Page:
For these three games, the tutorial do not feel like a chore you need to slog through. In the case of Candy Crush when a new mechanic is introduced, the subsequent level is what is an easy version of that mechanic in use.
Polish - Feedback
Video games are a predominantly visual medium where most responses to actions and information are conveyed through dedicated UI elements or cues within the game world. The visuals in games are meant to evoke a mental response and convey imagery that makes the player implicitly understand the mood/setting/theme of what it is they are looking at. Appropriate use of colour and cues can determine how immersed a player will be in a game. The trick to designing a visual world is the design visual cues in such a way that the player is more or less unaware of the prompts.
However, sound is just as important. Sound is used to create immersion and engagement within games. It is usually considered a feedback mechanism that lets the player know that something is happening or has happened.
A user is more likely to get played if it feels like a finished product - juicy feedback at the right times is part of this.
2. Social Play: Involving Friends
The trend of many popular mobile games is sort of social aspect whether it’s something as simple as sharing a funny status using a connected social media account or the fact that the entire game is competition based.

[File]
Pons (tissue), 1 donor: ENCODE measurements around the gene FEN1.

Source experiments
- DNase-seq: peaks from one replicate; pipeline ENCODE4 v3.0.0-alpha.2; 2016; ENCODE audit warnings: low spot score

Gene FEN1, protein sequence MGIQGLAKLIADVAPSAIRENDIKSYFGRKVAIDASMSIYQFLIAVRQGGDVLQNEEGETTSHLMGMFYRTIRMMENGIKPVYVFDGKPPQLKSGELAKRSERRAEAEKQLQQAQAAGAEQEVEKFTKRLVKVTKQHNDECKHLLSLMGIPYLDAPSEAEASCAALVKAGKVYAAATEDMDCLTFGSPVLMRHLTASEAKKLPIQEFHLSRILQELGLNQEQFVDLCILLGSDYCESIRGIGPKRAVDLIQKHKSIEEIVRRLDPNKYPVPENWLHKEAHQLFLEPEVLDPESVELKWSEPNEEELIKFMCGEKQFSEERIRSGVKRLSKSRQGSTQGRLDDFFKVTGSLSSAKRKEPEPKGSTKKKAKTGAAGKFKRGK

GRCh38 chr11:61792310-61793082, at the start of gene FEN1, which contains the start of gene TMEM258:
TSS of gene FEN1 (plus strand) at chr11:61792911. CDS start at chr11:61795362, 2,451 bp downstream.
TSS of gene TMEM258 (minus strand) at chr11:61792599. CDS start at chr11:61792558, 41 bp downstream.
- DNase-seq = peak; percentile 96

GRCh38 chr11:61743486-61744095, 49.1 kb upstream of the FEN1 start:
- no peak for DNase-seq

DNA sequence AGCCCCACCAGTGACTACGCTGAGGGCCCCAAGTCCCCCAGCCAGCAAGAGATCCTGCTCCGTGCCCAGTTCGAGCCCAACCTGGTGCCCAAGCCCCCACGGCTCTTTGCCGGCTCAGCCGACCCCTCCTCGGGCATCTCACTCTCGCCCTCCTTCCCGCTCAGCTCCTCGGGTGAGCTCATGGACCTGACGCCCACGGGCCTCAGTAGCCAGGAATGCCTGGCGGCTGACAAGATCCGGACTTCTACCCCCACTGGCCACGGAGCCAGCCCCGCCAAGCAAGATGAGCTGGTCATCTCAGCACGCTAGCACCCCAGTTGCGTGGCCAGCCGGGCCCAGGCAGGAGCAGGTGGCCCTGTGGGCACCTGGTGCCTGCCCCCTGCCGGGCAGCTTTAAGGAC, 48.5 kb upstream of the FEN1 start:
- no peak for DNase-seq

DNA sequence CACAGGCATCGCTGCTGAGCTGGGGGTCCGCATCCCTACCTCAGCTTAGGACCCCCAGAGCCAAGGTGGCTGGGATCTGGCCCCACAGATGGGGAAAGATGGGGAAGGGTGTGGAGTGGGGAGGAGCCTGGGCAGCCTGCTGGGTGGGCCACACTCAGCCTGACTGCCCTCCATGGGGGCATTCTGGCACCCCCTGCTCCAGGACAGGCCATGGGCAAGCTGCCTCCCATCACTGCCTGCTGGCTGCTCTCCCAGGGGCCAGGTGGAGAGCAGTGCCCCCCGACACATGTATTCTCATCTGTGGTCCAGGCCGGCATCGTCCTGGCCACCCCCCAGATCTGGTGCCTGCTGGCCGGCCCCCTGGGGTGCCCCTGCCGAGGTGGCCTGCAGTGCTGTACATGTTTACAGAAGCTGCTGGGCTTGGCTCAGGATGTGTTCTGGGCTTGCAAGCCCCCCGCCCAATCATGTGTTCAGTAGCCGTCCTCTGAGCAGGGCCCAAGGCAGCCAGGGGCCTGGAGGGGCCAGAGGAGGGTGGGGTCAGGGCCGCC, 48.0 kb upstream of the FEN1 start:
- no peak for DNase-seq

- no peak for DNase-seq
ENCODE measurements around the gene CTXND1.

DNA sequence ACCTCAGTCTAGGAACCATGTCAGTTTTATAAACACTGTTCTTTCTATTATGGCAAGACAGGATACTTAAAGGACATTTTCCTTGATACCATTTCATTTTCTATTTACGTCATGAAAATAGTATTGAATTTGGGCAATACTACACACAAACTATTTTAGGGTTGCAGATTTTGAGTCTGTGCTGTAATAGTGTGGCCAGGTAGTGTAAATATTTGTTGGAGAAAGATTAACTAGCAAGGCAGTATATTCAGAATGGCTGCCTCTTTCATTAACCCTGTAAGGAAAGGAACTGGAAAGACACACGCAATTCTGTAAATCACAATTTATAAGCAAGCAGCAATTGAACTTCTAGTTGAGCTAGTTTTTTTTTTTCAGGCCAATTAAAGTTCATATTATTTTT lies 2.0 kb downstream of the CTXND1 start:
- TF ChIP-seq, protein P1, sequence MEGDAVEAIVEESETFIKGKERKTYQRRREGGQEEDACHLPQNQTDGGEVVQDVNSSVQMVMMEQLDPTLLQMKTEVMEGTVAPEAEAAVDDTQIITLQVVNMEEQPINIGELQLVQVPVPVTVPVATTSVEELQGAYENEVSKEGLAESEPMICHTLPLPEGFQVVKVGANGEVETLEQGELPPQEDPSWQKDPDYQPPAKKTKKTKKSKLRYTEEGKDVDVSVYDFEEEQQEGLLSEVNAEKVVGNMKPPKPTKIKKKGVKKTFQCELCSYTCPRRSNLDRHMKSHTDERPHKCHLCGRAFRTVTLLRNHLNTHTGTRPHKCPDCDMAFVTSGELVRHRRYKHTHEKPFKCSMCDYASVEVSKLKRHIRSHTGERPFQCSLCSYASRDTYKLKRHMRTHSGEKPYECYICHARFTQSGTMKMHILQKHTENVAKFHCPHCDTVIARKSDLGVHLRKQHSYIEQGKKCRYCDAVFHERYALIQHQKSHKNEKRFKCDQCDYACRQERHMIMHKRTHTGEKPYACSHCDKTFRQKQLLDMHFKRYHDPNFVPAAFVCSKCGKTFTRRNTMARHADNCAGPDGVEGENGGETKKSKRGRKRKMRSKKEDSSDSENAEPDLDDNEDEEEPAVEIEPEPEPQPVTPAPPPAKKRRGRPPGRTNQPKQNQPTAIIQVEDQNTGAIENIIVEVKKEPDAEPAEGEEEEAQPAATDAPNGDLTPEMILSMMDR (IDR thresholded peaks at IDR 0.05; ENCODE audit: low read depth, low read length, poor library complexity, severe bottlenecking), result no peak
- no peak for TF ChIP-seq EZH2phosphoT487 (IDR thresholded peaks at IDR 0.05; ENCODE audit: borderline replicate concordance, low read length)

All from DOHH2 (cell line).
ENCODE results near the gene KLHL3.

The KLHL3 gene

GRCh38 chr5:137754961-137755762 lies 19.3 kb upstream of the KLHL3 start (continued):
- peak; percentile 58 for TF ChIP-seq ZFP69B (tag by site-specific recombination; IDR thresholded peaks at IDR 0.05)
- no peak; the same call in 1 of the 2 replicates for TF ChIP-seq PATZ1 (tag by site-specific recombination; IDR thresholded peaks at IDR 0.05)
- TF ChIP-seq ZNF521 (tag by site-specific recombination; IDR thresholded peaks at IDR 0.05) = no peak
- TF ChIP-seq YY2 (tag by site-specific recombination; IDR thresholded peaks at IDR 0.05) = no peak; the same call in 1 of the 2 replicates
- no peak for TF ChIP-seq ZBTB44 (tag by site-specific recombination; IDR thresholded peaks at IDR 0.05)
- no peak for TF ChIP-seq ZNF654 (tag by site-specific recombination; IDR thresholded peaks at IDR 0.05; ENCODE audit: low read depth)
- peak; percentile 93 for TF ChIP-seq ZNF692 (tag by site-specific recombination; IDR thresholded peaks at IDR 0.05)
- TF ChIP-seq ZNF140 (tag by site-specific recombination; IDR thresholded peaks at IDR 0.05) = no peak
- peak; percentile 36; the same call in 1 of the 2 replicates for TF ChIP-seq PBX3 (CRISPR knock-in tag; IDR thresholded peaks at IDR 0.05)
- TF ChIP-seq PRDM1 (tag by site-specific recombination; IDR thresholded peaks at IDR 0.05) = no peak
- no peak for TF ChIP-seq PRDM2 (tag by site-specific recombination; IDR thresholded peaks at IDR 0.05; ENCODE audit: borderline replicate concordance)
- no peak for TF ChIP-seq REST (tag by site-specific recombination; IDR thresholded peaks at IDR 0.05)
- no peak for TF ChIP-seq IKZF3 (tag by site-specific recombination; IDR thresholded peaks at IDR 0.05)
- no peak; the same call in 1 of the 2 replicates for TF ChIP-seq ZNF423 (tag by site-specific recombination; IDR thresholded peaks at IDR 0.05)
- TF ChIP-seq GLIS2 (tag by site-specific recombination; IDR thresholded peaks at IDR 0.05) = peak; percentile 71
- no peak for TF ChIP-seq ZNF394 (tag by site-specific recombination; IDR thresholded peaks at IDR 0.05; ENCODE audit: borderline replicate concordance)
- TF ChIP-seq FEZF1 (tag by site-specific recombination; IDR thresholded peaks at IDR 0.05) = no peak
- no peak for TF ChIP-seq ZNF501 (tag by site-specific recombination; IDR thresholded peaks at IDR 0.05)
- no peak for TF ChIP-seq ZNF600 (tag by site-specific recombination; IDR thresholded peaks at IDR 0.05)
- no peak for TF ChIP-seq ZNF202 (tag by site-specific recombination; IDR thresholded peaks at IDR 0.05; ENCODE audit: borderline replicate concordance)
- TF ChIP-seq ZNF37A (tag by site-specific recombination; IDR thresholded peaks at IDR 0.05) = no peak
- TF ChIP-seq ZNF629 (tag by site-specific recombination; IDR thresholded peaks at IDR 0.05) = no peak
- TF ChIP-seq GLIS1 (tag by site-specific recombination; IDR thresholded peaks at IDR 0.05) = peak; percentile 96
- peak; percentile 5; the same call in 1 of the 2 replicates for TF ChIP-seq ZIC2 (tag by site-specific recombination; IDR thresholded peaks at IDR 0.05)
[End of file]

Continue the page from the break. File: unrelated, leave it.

The obvious idea here is to get more people to play the game, but most do prefer to engage in activities in which they can involve their friends.
In addition to multiplayer, PvP, the Clash Royale uses the idea of clans where groups of up to 50 players can give and receive cards, chat and do friendly battles. Players are able to join clans with their friends. The aspects of gifting and communication is novel in a mobile game and works well in keeping players interested as they can easily join clans with their friends and share resources. There are also leaderboards and a match replay feature that focuses on the higher ranking players, encouraging players to work in order to get their name in the rankings.
Hearthstone and Clash Royale include an emote system to facilitate communication between players while in game
Screens like this are the only reason I play candy crush. My mother – a person who I think is part of the main demographic – demands that I send her lives. I now have the game on my phone and play it during long commutes. I have my Facebook account connected to it and it was interesting to see my friends icon-ified on the level screen. So, I know who’s playing and how far they are and my mother can get upset over her friends being further than her.
3. Feeding the Cat: Come Back
From your well-crafted initial experience, the player should be able to expect what they will be getting out of the game if they keep playing it. Mobile games typically have short play sessions where the end of a session is implied by a timer, waiting to unlock, the completion of a task, etc. However, the overall game can go on for much longer. How do we compel the user to come back when they have ended a session? Here is where rewards and progression systems come in.
No one does anything for nothing. Rewards are another important motivator for players. The kinds of rewards given to players are varied and are usually categorized as either intrinsic or extrinsic. Rewards are further categorized in terms of the value they give to the player; however, it might be when the rewards are given that makes the most impact on retention.